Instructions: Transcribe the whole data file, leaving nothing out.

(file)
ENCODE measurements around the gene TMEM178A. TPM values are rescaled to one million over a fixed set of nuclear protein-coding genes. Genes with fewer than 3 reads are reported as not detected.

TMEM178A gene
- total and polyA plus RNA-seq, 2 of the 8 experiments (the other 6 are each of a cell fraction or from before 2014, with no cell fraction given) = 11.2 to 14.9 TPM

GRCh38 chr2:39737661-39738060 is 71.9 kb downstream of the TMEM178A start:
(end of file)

ENCODE measurements around the gene TMEM178A. TPM values are rescaled to one million over a fixed set of nuclear protein-coding genes. Genes with fewer than 3 reads are reported as not detected.

TMEM178A gene
- total and polyA plus RNA-seq, 2 of the 8 experiments (the other 6 are each of a cell fraction or from before 2014, with no cell fraction given) = 11.2 to 14.9 TPM

GRCh38 chr2:39737661-39738060 is 71.9 kb downstream of the TMEM178A start: